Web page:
By Anna Thompson
BBC Sport at Lord's
As England's weary troops headed back from a failed World Cup adventure in desperate need of a rest, one player was quietly going about his business in county cricket.
Goochy is always saying every time you get a hundred, make it bigger - make it a daddy
Free from any mental scars resulting from the underwhelming performance in the Caribbean, Alastair Cook was soon into his stride.
He made a century in the seasonal curtain-raiser representing the MCC against county champions Sussex at Lord's and in three subsequent Championship matches he played for Essex, he scored another hundred and averaged 58.8.
But with all the talk ahead of the Test series against West Indies about Michael Vaughan and Andrew Flintoff's fitness battles and Marcus Trescothick's possible return to the England fold, everyone seemed to have forgotten about Cook.
He is, however, a player who has done everything which could have been expected of him - and more - since making his Test debut in March last year.
Cook became the fastest England batsmen to score 1,000 runs and in doing so became only the second batsman, after Australia's Mark Taylor, to reach the milestone in his maiden year in Test cricket.
Not even the likes of Sachin Tendulkar, Brian Lara or Ricky Ponting achieved that feat.
Now, after scoring his fifth Test century in only 15 matches on the first day against West Indies at Lord's, he could be destined to become one of England's greatest openers, such is his appetite for runs.
"Lord's has been a good ground for me and hopefully it will continue," he said.
Until the start of the week, Cook had not been part of the England set-up since he flew home after the final Ashes Test in Australia at the beginning of January.
He averaged less than 28 in that series and technical frailties were exposed by veteran bowler Glenn McGrath but he was one of only three England players to score a century in the series when he made 116 in the third Test at Perth.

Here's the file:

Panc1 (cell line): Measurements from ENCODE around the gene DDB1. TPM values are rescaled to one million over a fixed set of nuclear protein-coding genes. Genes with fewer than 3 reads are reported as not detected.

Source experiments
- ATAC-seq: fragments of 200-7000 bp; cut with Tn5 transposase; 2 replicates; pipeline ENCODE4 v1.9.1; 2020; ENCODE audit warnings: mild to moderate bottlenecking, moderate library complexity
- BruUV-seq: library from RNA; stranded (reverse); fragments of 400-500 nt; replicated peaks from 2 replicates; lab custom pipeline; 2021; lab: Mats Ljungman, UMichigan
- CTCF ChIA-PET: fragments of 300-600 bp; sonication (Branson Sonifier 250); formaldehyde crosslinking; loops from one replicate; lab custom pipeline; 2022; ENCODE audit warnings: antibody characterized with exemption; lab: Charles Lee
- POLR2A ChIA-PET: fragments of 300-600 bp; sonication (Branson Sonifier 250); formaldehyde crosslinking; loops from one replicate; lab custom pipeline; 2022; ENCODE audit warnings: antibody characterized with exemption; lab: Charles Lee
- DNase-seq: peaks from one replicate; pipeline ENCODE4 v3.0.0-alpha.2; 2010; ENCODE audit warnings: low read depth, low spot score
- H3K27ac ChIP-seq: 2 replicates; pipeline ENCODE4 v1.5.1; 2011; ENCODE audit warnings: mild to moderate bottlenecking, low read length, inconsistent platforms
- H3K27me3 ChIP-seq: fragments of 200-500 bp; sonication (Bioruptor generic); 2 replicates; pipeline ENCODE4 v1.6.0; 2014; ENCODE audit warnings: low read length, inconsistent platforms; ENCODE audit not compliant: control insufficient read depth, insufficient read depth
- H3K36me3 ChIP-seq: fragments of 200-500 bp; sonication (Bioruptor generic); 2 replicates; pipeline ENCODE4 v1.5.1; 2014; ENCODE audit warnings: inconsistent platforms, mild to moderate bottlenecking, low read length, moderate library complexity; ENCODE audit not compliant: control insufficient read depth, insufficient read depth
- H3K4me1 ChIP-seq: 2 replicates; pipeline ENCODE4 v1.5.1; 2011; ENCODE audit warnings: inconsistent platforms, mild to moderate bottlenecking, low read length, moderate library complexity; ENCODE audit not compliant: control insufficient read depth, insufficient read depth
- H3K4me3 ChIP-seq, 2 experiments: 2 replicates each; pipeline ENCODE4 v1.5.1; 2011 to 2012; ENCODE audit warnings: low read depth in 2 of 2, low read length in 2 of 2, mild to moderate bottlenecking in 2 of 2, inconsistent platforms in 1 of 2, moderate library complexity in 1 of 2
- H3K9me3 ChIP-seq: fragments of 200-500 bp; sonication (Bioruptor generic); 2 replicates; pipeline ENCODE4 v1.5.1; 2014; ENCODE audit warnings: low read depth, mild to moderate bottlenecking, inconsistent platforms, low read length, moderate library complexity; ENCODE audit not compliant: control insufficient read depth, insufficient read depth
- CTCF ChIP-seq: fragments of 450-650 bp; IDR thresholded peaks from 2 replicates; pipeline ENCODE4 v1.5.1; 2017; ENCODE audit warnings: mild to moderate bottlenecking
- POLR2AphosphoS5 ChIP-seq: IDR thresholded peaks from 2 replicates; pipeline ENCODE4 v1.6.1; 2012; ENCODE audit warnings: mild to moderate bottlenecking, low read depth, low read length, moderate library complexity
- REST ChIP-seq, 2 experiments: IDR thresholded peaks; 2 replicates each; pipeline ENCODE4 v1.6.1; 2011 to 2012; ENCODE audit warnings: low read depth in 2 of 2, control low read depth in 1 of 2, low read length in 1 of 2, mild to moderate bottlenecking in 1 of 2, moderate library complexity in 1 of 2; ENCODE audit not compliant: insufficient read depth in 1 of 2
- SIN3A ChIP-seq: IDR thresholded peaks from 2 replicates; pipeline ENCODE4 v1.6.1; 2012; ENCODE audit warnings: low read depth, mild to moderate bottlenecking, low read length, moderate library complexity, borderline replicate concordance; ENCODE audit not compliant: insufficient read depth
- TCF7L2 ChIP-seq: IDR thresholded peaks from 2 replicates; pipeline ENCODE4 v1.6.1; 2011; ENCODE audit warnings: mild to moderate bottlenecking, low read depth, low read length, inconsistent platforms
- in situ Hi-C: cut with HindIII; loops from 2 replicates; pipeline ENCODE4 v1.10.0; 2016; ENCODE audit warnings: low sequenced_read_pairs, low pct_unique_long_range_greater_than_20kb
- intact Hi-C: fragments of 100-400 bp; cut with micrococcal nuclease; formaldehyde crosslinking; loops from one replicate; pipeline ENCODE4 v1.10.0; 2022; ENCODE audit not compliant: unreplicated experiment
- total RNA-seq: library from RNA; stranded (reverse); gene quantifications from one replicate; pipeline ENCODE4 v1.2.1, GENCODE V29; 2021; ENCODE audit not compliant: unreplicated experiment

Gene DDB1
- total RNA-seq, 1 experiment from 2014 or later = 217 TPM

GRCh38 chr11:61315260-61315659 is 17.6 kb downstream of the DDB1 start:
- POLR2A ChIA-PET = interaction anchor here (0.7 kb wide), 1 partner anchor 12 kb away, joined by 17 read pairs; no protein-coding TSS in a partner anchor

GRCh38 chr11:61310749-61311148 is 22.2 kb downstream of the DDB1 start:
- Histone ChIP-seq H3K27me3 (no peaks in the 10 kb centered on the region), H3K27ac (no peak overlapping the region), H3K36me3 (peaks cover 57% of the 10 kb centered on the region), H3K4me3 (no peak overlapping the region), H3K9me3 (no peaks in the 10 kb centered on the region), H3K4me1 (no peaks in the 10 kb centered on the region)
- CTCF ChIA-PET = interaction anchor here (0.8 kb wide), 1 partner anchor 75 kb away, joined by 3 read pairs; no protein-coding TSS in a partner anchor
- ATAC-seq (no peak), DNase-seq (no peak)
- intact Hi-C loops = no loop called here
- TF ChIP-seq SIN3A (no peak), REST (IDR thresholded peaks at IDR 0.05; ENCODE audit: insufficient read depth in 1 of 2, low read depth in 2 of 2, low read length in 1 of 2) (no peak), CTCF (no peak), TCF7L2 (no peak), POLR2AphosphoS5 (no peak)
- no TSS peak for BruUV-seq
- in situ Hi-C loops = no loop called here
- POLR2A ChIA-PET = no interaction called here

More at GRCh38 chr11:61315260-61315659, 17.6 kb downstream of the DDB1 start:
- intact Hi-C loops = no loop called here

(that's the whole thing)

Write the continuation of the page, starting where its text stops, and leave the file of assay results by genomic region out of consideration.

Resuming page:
Former England skipper Graham Gooch is Cook's Essex mentor
Cook did not mince his words when he told how England players had "gone through hell" during the Ashes and spoke of the hurt caused by the 5-0 defeat.
But while the one-day squad toiled in the West Indies, Cook used his time wisely and rebuilt his confidence with the help of England and Essex legend Graham Gooch and Andy Flower, who has since joined England as assistant coach.
"It was great to be away from the spotlight and work on my game. It's as much mental as working on technical aspects. It's all about decision making," said Cook.
"It also meant I had time to catch up with friends and get on with my life away from cricket because when you are playing so much cricket, it can drag you down a bit."
But with pressure on for places at the top of the order, Cook knows he cannot afford to rest on his laurels and nor does he want to.
"Goochy is always saying every time you get a hundred, make it bigger, make it a daddy so that's what I'm trying to do," said Cook.
Unassuming he may be, but if keeps up his current run scoring momentum, that low profile will soon be a thing of the past.